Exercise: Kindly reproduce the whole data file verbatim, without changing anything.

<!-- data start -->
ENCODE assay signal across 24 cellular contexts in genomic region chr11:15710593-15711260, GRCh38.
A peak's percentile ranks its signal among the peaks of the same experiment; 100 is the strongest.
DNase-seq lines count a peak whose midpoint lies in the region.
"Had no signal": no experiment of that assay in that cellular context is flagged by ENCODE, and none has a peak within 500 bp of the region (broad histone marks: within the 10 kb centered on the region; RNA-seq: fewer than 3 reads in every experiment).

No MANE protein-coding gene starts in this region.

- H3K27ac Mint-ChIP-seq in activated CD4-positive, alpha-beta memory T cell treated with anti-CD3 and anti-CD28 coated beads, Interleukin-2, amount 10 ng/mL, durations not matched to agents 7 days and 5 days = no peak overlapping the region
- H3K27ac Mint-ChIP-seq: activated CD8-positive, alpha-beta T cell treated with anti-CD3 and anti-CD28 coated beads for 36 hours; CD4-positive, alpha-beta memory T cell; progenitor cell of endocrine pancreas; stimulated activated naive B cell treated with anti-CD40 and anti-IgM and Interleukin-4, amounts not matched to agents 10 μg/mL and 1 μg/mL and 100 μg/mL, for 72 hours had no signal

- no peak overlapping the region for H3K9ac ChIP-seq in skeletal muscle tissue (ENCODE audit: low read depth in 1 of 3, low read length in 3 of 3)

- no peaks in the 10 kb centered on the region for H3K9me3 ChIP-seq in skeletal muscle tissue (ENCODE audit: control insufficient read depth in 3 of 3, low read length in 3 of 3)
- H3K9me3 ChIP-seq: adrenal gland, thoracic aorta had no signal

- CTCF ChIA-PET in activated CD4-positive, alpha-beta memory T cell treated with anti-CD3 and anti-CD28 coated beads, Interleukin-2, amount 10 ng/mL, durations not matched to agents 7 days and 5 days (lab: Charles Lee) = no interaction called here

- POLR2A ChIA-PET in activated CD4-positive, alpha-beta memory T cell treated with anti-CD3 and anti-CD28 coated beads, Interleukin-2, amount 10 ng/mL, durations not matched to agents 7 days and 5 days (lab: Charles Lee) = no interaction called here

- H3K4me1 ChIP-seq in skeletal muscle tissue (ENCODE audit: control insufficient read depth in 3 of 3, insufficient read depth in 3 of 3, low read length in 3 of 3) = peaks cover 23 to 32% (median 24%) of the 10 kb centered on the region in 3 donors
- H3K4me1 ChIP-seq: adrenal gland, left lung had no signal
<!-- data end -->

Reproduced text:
ENCODE assay signal across 24 cellular contexts in genomic region chr11:15710593-15711260, GRCh38.
A peak's percentile ranks its signal among the peaks of the same experiment; 100 is the strongest.
DNase-seq lines count a peak whose midpoint lies in the region.
"Had no signal": no experiment of that assay in that cellular context is flagged by ENCODE, and none has a peak within 500 bp of the region (broad histone marks: within the 10 kb centered on the region; RNA-seq: fewer than 3 reads in every experiment).

No MANE protein-coding gene starts in this region.

- H3K27ac Mint-ChIP-seq in activated CD4-positive, alpha-beta memory T cell treated with anti-CD3 and anti-CD28 coated beads, Interleukin-2, amount 10 ng/mL, durations not matched to agents 7 days and 5 days = no peak overlapping the region
- H3K27ac Mint-ChIP-seq: activated CD8-positive, alpha-beta T cell treated with anti-CD3 and anti-CD28 coated beads for 36 hours; CD4-positive, alpha-beta memory T cell; progenitor cell of endocrine pancreas; stimulated activated naive B cell treated with anti-CD40 and anti-IgM and Interleukin-4, amounts not matched to agents 10 μg/mL and 1 μg/mL and 100 μg/mL, for 72 hours had no signal

- no peak overlapping the region for H3K9ac ChIP-seq in skeletal muscle tissue (ENCODE audit: low read depth in 1 of 3, low read length in 3 of 3)

- no peaks in the 10 kb centered on the region for H3K9me3 ChIP-seq in skeletal muscle tissue (ENCODE audit: control insufficient read depth in 3 of 3, low read length in 3 of 3)
- H3K9me3 ChIP-seq: adrenal gland, thoracic aorta had no signal

- CTCF ChIA-PET in activated CD4-positive, alpha-beta memory T cell treated with anti-CD3 and anti-CD28 coated beads, Interleukin-2, amount 10 ng/mL, durations not matched to agents 7 days and 5 days (lab: Charles Lee) = no interaction called here

- POLR2A ChIA-PET in activated CD4-positive, alpha-beta memory T cell treated with anti-CD3 and anti-CD28 coated beads, Interleukin-2, amount 10 ng/mL, durations not matched to agents 7 days and 5 days (lab: Charles Lee) = no interaction called here

- H3K4me1 ChIP-seq in skeletal muscle tissue (ENCODE audit: control insufficient read depth in 3 of 3, insufficient read depth in 3 of 3, low read length in 3 of 3) = peaks cover 23 to 32% (median 24%) of the 10 kb centered on the region in 3 donors
- H3K4me1 ChIP-seq: adrenal gland, left lung had no signal